In Bwindi (where we are), there are three groups of habitated gorillas. The park issues eight permits for each group for a total of 24 permits per day. Trackers were sent out two hours before the tourist group assembles for the day. They left at 7am (sunrise) to attempt to locate the M group (our target for the day). The trackers hike to their last known location to start their search. Then, they look for prints, broken branches and excrement (poop) to locate them. Besides our guide and the eight visitors, there were two armed rangers and the porters hired to carried bags. We were perfectly able to carry our day packs. However, we wanted to support the local community, so we ordered two porters. The group of porters rotates so individuals only get the opportunity to serve once every two weeks on average (less in the low season). Our cost per porter is $10 for the day. Our actual tracking started at 9am outside of the park at the visitors’ center. The hike was at a steep angle – approximately 45 degrees straight up. One of our group of eight was “totally out of training” so she was quickly moved to the front of the party to set the pace. The guide communicated with the trackers via walkie-talkie several times as we took breaks to rest.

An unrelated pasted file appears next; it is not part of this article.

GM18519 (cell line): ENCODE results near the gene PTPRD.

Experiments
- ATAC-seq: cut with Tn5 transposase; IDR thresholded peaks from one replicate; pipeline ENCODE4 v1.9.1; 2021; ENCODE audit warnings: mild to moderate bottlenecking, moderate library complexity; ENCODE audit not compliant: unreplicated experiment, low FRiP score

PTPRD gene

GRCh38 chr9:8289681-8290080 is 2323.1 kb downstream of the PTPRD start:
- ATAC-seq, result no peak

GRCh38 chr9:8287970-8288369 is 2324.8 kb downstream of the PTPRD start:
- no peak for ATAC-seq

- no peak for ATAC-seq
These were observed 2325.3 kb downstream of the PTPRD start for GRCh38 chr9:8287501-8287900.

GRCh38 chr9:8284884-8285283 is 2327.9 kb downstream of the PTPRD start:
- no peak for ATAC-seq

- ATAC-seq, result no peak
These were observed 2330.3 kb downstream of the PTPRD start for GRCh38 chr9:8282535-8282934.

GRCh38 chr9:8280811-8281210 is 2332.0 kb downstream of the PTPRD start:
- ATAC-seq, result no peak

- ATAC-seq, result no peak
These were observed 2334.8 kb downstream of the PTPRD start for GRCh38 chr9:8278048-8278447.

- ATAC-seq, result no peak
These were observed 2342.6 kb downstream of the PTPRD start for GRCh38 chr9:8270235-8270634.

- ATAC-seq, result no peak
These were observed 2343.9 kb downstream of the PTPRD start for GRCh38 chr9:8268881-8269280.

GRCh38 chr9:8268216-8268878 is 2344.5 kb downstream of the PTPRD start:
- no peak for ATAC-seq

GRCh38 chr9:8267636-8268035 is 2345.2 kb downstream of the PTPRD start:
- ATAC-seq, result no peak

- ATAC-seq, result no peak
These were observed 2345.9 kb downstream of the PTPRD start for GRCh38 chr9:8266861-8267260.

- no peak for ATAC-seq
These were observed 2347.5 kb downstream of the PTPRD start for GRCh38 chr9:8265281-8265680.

Travel inside of the Bwindi Impenetrable Forest National Park was difficult and slow. This is because the gorillas move each day. By 11am (two hours into the tracking), the trackers still hadn’t located the group. About an hour after that, we got the good news that the M group of gorillas had been located. We continued to walk along the park’s boundary before entering at the best point for viewing. The guide and the trackers communicated with animal calls to help guide our group as we got close to the gorillas. When we were within 200 meters of the group, we met up with the four trackers. We then left our walking sticks and backpacks with our porters. Two of the trackers – one man and one woman – went with us and our guide toward the gorilla group.